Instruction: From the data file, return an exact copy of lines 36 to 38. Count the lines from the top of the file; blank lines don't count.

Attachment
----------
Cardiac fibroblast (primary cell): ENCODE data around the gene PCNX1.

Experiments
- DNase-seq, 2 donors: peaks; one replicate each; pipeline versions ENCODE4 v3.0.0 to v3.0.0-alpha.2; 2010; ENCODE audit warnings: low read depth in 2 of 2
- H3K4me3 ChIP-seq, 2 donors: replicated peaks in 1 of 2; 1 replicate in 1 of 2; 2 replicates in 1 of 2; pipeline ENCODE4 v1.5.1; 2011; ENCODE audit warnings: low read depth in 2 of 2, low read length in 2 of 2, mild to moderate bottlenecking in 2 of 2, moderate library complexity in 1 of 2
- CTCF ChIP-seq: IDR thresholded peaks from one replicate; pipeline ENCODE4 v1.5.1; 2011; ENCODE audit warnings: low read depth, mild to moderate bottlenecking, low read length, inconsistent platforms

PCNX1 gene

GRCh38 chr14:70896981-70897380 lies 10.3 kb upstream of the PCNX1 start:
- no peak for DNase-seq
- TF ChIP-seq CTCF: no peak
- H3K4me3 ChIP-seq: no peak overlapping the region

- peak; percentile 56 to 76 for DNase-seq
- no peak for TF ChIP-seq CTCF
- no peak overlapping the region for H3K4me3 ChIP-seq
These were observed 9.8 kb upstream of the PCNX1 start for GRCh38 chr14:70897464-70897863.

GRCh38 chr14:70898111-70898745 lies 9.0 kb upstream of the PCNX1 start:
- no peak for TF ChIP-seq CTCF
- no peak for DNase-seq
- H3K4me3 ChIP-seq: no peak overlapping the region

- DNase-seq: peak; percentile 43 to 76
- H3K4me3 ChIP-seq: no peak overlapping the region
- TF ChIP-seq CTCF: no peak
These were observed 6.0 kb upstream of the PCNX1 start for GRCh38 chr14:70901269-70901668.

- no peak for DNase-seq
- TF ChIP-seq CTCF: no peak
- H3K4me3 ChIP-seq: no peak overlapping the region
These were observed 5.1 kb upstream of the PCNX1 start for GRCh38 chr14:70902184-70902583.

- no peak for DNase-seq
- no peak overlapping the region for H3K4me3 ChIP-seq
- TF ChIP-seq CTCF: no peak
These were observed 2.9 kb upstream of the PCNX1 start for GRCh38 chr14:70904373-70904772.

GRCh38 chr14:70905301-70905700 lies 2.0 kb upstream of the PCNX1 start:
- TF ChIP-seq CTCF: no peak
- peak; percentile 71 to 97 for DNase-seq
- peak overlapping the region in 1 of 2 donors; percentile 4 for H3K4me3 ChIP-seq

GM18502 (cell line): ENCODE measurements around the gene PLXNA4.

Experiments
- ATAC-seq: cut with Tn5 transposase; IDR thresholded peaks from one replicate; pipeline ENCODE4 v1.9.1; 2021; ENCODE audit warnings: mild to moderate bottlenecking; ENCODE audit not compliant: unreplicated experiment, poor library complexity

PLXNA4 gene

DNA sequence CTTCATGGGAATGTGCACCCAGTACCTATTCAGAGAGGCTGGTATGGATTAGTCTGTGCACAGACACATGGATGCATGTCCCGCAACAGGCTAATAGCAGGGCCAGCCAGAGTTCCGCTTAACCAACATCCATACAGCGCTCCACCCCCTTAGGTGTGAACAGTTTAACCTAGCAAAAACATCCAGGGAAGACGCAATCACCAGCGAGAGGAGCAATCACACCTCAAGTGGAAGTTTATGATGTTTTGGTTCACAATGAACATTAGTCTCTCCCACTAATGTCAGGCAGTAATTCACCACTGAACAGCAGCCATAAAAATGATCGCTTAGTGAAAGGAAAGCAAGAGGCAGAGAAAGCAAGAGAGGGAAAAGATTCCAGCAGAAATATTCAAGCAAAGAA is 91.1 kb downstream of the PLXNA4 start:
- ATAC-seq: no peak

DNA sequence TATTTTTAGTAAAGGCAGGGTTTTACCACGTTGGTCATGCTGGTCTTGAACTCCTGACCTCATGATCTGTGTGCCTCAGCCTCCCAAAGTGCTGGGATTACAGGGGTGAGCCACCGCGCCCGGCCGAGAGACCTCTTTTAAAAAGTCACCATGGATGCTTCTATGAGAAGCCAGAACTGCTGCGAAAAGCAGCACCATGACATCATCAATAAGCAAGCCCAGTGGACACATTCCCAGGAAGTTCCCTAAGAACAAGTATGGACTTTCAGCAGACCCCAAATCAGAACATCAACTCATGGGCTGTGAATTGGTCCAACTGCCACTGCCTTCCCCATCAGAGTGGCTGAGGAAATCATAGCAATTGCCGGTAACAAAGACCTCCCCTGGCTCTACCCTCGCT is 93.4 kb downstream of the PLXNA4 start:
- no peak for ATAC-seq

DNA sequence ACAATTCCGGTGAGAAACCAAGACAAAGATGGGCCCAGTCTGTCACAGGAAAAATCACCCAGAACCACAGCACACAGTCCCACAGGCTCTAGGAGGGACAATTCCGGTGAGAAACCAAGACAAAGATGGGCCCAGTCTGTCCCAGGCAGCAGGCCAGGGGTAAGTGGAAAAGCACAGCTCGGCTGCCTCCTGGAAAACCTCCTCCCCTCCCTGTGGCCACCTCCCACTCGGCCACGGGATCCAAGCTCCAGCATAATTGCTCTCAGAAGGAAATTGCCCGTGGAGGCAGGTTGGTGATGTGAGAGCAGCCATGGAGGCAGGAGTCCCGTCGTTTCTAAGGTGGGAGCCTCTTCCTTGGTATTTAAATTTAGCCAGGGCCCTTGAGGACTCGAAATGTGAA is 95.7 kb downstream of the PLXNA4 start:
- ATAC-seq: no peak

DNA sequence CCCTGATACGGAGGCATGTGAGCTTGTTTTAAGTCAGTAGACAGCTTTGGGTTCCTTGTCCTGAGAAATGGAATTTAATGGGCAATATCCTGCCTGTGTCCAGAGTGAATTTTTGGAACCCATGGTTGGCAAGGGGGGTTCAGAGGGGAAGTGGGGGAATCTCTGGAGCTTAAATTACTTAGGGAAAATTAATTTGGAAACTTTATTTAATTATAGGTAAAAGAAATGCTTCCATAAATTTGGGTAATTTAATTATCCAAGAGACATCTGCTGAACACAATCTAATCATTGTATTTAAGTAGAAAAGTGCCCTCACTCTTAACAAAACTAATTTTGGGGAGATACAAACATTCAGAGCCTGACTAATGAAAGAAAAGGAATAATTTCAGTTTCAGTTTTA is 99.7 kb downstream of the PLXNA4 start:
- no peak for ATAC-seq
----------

Experiments
- ATAC-seq: cut with Tn5 transposase; IDR thresholded peaks from one replicate; pipeline ENCODE4 v1.9.1; 2021; ENCODE audit warnings: mild to moderate bottlenecking; ENCODE audit not compliant: unreplicated experiment, poor library complexity

PLXNA4 gene